Cider Corner: 3 Ways Winning Awards and Attending Ceremonies Can be Helpful

When your cider places high at a prestigious competition, it creates a marketing opportunity you don’t want to pass up.

Seattle Cider Company was named “Large Cidery of the Year” for the second straight year at the annual Great Lakes International Cider and Perry Competition, and Lead Cidermaker Jacob Peterson said such awards — and attending the ceremonies — are not something the cidery takes lightly.

Awards Build Brand Recognition

“Winning awards certainly helps attract consumers and build brand recognition,” Peterson said. “Awards also give credence to the hard work our team puts in day to day. We know we love our products. We know we love what we do every day. But there’s something extra special about having the hardware to prove it.”  

Competitions Elevate Beverage Alcohol Categories

Peterson said having established competitions like GLINTCAP helps elevate the cider category as a whole. 

“Cider as a category still has a huge opportunity to educate consumers and get folks excited about what we are doing,” Peterson said. “The craft, the art and the science of cider are exciting and complex, but it is still a very approachable beverage for folks just learning about it and trying it for the first time.

“Seattle Cider Company wants to be a household name. We also want to be a brand name that folks associate with quality. We’ve already added the awards to our website. We also love to share our wins on our social channels. I think we have some opportunities to share our wins in a bigger way.”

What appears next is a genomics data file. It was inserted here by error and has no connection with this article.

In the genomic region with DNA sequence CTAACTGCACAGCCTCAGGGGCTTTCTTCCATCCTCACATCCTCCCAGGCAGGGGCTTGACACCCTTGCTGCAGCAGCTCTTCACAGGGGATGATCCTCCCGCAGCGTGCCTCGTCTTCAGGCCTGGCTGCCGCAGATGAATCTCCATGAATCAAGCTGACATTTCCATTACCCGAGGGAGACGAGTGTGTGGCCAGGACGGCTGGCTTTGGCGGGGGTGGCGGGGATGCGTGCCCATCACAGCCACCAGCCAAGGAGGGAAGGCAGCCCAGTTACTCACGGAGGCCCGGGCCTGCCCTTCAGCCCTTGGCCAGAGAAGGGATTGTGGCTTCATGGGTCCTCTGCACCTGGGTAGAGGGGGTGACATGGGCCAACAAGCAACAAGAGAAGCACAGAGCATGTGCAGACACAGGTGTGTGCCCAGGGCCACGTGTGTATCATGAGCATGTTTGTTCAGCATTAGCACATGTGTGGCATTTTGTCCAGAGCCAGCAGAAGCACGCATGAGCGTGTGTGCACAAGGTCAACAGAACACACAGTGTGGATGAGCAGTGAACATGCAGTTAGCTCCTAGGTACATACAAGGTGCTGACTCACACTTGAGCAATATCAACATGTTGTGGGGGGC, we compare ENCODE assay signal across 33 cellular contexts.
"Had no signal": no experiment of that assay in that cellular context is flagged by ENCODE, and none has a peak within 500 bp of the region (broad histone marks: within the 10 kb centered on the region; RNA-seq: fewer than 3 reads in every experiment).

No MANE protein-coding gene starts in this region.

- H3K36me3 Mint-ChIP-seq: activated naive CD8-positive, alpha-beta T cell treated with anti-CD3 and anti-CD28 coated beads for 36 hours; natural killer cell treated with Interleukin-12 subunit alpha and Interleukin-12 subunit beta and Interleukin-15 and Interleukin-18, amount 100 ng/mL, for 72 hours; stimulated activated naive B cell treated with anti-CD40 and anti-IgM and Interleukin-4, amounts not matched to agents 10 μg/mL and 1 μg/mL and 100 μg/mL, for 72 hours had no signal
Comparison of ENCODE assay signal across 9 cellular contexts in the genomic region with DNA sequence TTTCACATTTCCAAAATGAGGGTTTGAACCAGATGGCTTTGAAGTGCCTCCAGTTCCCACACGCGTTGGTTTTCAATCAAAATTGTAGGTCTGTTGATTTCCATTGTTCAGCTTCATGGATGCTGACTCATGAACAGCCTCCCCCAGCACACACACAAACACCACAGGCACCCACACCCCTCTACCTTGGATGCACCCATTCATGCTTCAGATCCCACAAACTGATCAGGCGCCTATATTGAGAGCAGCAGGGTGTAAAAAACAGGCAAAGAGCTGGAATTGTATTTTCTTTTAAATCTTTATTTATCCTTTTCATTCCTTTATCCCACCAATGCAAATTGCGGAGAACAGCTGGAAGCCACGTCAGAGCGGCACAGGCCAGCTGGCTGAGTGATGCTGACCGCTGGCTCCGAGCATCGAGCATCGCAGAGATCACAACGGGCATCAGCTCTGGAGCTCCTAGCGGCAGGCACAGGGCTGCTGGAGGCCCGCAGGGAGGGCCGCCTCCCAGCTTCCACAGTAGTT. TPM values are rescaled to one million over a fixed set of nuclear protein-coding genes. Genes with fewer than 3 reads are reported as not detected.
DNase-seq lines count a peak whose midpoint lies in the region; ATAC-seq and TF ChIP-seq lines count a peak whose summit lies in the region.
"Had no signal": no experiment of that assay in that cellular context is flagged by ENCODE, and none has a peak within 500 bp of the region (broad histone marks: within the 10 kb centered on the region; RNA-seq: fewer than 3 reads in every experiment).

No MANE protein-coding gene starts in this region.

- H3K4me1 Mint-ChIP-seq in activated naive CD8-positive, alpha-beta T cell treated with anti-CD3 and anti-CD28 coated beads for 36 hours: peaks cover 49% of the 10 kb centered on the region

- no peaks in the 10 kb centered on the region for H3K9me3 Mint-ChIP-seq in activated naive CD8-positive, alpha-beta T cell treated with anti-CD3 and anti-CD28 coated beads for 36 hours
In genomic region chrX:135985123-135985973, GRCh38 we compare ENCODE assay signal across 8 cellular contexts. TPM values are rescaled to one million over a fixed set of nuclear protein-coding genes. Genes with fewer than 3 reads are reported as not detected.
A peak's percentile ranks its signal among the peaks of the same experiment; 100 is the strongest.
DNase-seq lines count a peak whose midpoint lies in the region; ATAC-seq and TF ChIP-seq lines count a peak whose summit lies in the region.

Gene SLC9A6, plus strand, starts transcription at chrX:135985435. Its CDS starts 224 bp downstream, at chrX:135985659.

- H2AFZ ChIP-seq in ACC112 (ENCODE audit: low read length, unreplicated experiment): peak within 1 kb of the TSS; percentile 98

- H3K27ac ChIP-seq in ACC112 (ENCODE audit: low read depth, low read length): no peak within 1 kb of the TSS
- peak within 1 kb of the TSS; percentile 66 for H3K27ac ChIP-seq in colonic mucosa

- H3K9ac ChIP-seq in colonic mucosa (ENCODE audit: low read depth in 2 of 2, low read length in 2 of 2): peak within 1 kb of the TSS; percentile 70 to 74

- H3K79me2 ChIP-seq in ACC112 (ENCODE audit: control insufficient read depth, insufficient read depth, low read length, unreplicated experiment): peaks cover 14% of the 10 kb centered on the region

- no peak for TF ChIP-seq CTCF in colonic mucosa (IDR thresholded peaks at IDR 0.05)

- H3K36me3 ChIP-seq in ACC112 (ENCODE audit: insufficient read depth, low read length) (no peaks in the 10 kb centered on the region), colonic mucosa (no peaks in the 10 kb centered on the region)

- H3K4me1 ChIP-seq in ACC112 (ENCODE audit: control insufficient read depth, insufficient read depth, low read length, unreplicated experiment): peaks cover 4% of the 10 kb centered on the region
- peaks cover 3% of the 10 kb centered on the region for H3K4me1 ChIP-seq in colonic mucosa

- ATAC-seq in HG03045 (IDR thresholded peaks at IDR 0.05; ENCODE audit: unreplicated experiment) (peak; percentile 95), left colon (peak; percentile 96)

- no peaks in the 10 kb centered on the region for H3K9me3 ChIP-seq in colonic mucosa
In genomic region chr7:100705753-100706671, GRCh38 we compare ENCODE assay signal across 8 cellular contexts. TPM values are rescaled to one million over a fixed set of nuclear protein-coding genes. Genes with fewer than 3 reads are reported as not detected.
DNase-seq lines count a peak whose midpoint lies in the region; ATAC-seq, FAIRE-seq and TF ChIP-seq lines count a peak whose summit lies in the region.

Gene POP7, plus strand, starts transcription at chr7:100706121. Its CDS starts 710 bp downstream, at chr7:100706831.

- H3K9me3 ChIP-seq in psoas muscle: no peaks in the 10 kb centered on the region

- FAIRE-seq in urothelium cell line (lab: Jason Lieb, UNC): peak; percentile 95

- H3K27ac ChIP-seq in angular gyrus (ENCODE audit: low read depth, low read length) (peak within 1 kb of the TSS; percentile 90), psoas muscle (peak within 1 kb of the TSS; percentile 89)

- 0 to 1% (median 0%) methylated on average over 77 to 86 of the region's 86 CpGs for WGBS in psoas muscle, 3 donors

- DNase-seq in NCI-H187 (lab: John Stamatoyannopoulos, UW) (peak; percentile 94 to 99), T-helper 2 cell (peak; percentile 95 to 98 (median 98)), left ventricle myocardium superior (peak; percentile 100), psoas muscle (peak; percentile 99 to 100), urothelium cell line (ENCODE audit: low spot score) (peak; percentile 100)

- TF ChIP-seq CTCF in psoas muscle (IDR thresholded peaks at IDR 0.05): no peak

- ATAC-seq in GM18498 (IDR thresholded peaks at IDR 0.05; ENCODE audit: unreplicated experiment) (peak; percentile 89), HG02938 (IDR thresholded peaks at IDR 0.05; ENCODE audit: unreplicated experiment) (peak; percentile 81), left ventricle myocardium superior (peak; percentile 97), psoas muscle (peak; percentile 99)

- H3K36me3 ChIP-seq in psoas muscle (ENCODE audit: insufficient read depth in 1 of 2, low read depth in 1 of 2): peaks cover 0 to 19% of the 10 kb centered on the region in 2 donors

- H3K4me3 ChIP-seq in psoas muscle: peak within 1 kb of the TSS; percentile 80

Feedback and Information Sharing

The awards you win can also let you know what you think you’re doing well is actually working. For example, Seattle Cider Company’s McIntosh SV won first place out of 100 entries in the Modern Dry Category.

“Seattle Cider’s tendency to make dry ciders is one of the things that originally set us apart from other cideries, so it was not a surprise that two of our Best in Class wins came from the Modern Dry category,” Peterson said. “Additionally, our ability to experiment with specific varieties of apples and yeast has been a large part of our success. We treat our cidermaking process similar to wine and we allow the apples to express and speak for themselves; we let the apples reach their potential.”

There’s an added benefit to attending awards ceremonies: information sharing that can be very helpful.

“Much like in the beer world, cider industry folks are very collaborative,” Peterson said. “ We’re all spending time together during judging and stewarding, we’re dining together and sharing bottles of something special we packed in our luggage. We’re all talking about cider.”

Sometimes conversations become something more strategic, like coming up with a session to pitch for CiderCon. But more often the conversations are very organic and become a way to expand your industry circle, Peterson said. 

“The benefit of having a few more folks to call upon to talk shop is immeasurable,” he noted. “Personally, I think the best strategy to get the most out of attending events like GLINTCAP is to simply share a cider with the other folks there. Something good always comes of it.”

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